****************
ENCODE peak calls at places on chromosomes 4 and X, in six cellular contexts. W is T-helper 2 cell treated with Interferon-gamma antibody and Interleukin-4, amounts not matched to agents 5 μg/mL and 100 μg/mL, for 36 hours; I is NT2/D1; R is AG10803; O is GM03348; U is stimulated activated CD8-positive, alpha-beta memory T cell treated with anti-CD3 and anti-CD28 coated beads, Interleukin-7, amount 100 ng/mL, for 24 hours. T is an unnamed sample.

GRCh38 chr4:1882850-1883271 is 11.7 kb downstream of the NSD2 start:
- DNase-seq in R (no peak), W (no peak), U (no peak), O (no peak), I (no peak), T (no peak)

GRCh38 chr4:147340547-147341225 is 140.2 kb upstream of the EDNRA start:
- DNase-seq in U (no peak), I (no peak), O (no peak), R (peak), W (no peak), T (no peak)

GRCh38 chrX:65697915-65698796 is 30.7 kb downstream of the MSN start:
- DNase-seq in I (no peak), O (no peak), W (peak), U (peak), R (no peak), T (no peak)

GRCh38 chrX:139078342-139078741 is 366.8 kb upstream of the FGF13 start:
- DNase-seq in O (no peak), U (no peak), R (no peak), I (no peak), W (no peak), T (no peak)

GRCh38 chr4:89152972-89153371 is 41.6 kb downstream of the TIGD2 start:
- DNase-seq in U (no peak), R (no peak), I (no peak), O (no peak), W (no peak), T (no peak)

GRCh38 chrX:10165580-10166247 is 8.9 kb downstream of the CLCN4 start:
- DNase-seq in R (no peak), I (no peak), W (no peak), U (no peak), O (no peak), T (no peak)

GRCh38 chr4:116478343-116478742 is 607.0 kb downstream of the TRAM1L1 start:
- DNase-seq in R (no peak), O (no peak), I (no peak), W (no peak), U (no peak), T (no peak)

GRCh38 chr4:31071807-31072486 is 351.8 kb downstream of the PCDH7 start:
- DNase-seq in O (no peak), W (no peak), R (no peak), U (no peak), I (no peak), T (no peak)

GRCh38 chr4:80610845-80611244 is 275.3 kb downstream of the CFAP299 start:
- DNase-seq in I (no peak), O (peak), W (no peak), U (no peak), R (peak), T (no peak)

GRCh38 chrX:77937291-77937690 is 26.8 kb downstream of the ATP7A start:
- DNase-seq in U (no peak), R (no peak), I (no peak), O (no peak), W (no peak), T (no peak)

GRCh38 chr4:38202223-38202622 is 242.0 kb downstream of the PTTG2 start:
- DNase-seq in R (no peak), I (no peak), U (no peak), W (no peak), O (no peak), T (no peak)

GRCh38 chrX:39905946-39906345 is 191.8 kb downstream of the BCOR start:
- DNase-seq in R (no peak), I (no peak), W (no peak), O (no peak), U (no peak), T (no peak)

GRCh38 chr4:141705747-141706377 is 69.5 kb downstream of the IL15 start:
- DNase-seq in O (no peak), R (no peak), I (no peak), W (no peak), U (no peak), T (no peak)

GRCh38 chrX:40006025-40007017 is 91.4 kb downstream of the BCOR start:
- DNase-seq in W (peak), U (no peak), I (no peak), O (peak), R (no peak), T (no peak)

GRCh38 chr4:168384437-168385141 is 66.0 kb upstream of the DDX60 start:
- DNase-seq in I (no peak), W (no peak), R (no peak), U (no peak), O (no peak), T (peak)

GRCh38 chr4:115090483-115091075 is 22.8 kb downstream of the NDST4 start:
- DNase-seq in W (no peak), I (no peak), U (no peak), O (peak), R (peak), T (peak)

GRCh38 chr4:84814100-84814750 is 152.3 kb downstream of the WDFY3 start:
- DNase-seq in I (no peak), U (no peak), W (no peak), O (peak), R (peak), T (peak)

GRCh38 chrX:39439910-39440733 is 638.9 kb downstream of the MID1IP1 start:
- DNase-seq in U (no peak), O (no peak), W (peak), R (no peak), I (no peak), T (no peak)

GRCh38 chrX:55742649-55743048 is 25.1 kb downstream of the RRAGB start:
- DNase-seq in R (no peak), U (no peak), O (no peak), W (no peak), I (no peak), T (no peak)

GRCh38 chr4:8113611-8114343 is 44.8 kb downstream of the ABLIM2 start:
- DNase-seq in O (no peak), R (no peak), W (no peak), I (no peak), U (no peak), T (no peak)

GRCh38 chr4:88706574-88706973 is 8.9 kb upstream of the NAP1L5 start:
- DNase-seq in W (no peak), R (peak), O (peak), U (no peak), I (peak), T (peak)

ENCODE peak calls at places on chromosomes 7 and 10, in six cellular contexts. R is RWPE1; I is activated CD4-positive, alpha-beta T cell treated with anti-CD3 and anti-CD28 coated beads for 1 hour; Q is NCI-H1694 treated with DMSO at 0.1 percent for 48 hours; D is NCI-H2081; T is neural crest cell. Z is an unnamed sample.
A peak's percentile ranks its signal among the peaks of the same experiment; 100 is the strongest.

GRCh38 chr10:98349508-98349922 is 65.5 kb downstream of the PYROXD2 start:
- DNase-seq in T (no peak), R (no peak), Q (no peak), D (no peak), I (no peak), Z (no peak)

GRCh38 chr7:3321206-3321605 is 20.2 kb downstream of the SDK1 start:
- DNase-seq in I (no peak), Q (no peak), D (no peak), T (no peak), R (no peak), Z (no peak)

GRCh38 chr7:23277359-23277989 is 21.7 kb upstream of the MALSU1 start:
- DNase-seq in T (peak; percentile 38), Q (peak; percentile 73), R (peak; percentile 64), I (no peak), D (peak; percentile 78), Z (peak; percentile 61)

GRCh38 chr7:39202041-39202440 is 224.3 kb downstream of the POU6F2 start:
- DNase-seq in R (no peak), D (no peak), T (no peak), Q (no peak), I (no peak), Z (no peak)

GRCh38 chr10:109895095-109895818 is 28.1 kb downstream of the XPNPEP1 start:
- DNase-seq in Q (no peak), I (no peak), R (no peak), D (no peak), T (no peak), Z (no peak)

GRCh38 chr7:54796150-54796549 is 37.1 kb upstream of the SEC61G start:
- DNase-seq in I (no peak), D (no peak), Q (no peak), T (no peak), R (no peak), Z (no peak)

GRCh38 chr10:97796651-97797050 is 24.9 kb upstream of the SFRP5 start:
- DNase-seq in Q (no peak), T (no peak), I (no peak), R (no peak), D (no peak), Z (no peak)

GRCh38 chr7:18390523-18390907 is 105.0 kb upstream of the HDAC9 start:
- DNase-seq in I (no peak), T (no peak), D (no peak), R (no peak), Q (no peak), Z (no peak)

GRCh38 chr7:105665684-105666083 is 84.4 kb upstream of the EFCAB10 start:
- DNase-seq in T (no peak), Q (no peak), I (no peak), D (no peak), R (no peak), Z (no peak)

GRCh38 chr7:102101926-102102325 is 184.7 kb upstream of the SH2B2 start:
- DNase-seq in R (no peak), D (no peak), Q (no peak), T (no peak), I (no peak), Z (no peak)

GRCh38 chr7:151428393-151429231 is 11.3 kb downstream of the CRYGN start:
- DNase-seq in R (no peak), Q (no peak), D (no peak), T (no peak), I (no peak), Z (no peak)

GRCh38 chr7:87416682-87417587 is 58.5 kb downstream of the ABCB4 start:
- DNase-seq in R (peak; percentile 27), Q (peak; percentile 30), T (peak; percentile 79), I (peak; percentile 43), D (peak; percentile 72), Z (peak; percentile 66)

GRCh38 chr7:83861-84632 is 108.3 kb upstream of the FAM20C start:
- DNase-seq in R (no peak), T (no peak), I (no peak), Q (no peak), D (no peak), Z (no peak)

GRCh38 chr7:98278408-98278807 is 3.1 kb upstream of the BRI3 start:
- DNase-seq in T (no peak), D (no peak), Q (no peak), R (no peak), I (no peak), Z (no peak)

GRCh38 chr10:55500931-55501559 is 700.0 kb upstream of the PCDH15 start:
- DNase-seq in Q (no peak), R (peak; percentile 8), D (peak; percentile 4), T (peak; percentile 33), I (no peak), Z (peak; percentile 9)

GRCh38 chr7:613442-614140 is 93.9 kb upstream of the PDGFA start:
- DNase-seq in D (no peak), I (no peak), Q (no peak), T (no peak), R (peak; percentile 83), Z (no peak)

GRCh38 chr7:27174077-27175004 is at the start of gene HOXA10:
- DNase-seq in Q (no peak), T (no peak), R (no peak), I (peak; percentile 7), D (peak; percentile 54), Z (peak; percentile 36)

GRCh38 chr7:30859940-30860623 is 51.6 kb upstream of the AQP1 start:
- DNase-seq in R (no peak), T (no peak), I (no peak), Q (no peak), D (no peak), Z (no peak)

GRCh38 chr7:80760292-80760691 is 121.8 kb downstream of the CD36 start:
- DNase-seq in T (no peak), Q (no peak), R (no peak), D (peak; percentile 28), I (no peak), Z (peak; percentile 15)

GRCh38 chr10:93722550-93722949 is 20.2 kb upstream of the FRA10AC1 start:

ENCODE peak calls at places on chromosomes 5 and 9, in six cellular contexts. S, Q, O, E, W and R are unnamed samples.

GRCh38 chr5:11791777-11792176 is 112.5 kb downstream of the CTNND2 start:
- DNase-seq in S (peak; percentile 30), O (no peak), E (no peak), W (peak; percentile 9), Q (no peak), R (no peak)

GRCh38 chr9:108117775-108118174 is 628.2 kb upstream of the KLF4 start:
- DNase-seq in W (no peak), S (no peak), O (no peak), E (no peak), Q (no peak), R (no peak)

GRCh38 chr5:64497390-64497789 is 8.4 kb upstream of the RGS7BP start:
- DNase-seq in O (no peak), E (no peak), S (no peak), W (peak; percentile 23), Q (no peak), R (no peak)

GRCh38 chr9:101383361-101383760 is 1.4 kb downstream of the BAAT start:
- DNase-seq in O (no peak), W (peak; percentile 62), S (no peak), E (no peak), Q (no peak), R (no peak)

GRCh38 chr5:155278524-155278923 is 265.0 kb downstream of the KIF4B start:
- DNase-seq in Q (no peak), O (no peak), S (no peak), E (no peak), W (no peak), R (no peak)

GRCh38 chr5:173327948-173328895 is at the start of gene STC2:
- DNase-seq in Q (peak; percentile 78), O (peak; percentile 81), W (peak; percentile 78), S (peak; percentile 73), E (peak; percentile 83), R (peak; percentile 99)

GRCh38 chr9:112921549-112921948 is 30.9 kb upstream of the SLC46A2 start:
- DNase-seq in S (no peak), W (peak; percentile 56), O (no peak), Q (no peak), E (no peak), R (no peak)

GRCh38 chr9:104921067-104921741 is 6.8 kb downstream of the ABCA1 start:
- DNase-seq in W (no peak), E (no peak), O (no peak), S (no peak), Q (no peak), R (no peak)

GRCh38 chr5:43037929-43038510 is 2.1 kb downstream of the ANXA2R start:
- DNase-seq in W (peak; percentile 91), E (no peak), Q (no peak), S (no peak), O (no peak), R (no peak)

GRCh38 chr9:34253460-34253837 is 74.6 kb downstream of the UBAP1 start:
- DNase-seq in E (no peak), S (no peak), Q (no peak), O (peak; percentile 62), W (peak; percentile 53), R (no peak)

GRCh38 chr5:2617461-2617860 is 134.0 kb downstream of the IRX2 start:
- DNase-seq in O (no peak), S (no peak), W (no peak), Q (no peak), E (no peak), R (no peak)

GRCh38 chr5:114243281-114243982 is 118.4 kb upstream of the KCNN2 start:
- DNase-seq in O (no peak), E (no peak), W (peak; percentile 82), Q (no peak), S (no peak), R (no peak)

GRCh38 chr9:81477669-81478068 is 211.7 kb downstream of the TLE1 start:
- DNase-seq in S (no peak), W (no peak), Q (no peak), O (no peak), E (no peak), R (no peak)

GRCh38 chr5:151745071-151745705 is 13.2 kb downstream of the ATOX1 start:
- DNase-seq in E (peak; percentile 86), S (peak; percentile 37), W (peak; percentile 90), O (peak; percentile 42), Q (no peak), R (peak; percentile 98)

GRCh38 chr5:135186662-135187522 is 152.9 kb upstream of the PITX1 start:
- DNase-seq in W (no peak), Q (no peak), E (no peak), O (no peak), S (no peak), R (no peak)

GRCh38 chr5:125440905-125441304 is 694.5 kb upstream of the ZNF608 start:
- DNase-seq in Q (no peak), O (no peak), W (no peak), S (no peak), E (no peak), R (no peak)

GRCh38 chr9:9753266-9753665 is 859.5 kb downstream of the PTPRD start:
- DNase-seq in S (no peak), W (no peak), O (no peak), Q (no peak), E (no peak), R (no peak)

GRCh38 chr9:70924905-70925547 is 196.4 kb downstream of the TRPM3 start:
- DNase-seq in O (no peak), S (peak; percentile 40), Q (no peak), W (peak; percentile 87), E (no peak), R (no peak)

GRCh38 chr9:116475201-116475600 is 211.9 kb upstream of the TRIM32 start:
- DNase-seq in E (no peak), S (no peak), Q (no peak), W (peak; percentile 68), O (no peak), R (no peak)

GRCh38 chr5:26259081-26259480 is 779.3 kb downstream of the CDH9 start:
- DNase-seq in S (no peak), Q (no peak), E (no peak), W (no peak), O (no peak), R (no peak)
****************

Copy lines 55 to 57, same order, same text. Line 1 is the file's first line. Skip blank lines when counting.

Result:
- DNase-seq in Q (no peak), I (no peak), R (no peak), D (no peak), T (no peak), Z (no peak)

GRCh38 chr7:54796150-54796549 is 37.1 kb upstream of the SEC61G start:
- DNase-seq in I (no peak), D (no peak), Q (no peak), T (no peak), R (no peak), Z (no peak)